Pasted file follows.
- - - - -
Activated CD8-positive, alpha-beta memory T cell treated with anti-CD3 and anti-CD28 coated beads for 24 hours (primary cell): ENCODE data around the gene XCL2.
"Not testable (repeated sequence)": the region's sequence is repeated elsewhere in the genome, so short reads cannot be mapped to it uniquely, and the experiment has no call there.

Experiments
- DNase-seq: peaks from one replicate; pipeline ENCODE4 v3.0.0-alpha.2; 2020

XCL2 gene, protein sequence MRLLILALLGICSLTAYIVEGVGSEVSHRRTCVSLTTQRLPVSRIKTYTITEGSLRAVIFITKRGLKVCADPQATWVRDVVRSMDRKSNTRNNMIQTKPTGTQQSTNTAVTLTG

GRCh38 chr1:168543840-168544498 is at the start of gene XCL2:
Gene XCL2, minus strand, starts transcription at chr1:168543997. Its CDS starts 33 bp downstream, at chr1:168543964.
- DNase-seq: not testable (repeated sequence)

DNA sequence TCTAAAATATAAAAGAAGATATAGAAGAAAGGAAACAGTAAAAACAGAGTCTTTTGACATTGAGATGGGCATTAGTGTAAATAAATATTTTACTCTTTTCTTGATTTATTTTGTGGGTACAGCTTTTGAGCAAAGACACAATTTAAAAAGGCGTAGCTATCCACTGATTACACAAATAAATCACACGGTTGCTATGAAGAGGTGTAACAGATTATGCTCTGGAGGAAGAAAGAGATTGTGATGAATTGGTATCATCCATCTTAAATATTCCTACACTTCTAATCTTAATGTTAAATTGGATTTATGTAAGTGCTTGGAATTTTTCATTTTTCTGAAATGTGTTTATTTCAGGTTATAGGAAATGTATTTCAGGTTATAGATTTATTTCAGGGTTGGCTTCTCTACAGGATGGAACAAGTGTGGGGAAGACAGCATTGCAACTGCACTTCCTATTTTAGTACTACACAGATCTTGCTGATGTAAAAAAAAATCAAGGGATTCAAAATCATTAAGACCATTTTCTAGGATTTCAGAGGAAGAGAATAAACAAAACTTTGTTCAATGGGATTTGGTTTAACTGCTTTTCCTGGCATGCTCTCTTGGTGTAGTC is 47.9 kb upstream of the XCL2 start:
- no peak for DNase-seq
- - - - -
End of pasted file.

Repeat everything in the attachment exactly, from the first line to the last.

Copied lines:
Activated CD8-positive, alpha-beta memory T cell treated with anti-CD3 and anti-CD28 coated beads for 24 hours (primary cell): ENCODE data around the gene XCL2.
"Not testable (repeated sequence)": the region's sequence is repeated elsewhere in the genome, so short reads cannot be mapped to it uniquely, and the experiment has no call there.

Experiments
- DNase-seq: peaks from one replicate; pipeline ENCODE4 v3.0.0-alpha.2; 2020

XCL2 gene, protein sequence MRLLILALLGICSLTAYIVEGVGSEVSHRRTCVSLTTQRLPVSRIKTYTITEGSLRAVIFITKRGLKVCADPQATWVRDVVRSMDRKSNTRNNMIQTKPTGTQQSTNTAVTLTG

GRCh38 chr1:168543840-168544498 is at the start of gene XCL2:
Gene XCL2, minus strand, starts transcription at chr1:168543997. Its CDS starts 33 bp downstream, at chr1:168543964.
- DNase-seq: not testable (repeated sequence)

DNA sequence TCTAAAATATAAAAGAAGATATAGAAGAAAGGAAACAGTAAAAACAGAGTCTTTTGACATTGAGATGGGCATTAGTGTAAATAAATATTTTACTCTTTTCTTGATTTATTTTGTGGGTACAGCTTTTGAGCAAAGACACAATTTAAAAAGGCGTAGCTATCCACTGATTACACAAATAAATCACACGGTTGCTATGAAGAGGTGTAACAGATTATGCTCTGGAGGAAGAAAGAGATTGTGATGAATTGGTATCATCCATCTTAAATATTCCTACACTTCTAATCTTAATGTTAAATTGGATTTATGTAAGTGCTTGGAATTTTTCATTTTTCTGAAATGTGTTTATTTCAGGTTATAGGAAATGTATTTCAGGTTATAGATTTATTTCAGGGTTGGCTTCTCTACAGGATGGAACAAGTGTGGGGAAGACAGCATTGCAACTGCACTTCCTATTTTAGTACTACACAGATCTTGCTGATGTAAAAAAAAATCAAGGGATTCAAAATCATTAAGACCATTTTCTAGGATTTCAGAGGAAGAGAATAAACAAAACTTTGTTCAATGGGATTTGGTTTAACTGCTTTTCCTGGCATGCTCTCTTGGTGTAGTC is 47.9 kb upstream of the XCL2 start:
- no peak for DNase-seq